Sunday, November 16, 2008

"Are you growing some rust in that pan?" - Dri

In childhood, I was known for experimenting with food. Not tasting experiments, but scientific ones. What would happen if I combined some milk and peanut butter and green beans and shook it all up and let it sit for two days? (Turns out it smells pretty funny after a while.)

I baked bread the other day and did the trick where you also put a pan full of boiling water in the oven, it helps the loaf stay moist while it bakes. And then I forgot to take the water pan out, so I was growing some lovely rusty bits in the oven for a couple days.

They're all washed away now, but it did make me think of food technology, what a great field it is and how fun it would be to combine milk and peanut butter for a living.

Friday, November 14, 2008

one more reason to love bill and melinda

even though they're doing work our systems should be:

Attention to Higher Ed.

Thursday, November 13, 2008

"Always design a thing by considering it in its next larger context..." Eliel Saarinen

"We were reading the same book but on different pages."

- 25 year old student on the #2 bus, describing why things didn't work out with her boyfriend

BeC's theory is that in order to have a successful relationship - wait, I really just wanted to write "in order to form a more perfect union." But decided not to.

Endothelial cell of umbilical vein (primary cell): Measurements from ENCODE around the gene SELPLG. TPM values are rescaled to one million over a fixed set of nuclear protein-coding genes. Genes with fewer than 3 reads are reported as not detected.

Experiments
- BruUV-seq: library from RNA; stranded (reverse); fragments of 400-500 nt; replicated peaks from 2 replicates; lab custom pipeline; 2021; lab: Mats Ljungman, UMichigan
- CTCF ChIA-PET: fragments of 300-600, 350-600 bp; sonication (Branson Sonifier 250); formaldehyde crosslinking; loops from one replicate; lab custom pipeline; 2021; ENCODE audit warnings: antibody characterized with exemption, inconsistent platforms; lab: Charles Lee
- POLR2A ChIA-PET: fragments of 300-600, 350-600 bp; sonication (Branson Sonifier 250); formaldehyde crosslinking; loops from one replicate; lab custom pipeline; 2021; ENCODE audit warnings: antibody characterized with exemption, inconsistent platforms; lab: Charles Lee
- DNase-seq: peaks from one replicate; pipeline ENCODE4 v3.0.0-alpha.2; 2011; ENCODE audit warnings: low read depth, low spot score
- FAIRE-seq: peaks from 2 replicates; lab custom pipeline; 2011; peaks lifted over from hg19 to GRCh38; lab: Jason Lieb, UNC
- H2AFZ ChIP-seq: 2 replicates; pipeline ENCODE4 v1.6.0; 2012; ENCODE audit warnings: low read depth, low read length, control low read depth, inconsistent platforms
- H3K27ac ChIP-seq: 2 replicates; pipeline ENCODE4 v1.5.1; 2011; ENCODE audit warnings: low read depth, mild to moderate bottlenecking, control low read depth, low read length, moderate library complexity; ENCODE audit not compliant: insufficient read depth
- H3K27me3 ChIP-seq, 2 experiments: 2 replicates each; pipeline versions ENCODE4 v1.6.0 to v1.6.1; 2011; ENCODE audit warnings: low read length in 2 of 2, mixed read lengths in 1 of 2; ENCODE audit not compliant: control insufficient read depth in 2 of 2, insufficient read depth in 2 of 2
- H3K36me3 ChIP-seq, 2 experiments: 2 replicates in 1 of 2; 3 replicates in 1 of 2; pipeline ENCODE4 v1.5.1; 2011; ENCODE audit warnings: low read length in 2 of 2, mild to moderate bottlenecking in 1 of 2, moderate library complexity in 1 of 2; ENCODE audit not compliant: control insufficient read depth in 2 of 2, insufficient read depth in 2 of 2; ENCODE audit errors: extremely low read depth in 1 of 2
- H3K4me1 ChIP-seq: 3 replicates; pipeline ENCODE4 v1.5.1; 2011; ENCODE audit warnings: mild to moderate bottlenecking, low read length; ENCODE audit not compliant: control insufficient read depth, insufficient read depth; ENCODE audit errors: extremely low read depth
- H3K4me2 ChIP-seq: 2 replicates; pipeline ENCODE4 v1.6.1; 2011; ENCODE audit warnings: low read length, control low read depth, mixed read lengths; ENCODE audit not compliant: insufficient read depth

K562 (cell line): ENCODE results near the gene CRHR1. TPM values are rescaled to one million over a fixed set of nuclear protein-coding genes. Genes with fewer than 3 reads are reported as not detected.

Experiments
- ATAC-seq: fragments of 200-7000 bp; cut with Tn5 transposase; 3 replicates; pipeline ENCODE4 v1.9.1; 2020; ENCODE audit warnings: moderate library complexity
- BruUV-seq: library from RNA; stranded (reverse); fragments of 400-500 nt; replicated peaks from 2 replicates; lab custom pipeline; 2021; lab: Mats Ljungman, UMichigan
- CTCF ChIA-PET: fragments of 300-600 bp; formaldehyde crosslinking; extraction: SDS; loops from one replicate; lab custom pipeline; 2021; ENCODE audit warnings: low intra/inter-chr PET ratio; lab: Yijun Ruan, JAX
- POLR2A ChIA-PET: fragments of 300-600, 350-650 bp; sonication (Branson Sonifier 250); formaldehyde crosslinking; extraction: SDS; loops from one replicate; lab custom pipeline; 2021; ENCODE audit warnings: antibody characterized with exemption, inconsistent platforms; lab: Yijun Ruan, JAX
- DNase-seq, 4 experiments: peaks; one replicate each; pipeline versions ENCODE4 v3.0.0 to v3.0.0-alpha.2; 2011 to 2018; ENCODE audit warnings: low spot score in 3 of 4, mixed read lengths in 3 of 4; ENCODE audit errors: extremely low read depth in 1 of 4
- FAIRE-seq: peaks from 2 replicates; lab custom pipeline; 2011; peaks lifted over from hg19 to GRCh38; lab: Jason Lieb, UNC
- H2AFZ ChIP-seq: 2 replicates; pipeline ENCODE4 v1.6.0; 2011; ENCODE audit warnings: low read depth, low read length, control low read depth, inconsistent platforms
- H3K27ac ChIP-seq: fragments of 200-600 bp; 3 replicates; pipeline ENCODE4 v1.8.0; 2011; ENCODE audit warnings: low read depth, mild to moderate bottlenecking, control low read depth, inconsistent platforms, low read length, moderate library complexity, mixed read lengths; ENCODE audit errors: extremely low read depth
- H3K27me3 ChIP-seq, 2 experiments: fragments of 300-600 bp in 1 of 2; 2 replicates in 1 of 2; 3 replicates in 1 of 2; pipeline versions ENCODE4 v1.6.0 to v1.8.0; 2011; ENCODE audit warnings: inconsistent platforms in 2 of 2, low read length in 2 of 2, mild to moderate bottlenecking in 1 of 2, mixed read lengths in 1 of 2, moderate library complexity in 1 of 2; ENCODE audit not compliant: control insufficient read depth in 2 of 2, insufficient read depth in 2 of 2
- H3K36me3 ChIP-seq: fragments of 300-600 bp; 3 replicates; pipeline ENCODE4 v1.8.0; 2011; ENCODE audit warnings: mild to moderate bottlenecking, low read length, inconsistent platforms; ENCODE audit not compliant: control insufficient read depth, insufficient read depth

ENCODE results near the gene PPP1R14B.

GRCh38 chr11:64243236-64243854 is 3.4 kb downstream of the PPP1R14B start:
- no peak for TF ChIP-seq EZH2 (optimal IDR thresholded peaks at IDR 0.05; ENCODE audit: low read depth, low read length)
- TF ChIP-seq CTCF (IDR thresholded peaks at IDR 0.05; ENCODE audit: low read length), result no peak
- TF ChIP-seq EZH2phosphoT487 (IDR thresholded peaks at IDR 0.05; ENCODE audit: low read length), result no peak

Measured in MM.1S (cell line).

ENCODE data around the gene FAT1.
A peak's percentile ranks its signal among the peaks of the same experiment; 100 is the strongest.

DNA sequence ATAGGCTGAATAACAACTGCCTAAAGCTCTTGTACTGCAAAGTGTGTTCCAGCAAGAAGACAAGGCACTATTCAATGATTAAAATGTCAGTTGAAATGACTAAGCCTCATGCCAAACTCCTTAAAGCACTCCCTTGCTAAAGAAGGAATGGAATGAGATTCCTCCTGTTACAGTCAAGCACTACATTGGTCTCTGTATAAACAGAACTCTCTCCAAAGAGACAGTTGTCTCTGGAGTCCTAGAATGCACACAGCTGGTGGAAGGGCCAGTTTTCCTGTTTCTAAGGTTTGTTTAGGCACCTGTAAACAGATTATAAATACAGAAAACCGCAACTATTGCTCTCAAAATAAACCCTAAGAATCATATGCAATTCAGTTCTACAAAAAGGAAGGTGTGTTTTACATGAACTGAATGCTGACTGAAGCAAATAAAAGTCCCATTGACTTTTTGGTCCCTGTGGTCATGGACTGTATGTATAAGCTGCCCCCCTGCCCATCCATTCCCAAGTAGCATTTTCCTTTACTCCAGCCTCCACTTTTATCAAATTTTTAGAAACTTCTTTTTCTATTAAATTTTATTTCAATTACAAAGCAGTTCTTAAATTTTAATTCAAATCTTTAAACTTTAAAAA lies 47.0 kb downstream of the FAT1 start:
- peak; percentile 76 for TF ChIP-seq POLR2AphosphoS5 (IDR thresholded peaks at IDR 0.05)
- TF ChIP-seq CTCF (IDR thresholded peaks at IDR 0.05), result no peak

Anyway, BeC has this theory I am expounding on today, so that 1) I can tell her I analyzed a theory she worked on and 2) I'm in that kind of mood.

BeC thinks relationships require

1) chemistry
2) timing
3) context

And I think what the girl was getting at, albeit in an unoriginal manner, was the context piece of things.

Obviously - well, maybe this isn't obvious. In fact, in much of the world historically and even today, long-term partnerships are more pragmatic than romantic. Which I think is true, you can make something work with probably just about anyone if you had to. But I still believe in chemistry. Anyway, if chemistry's there but say one person's about to move to deep Alaska and not ever talk to anyone again, this might not work out - the timing piece, where say if she had met him 6 months previously and clicked, she might not have decided to move. And then there comes context.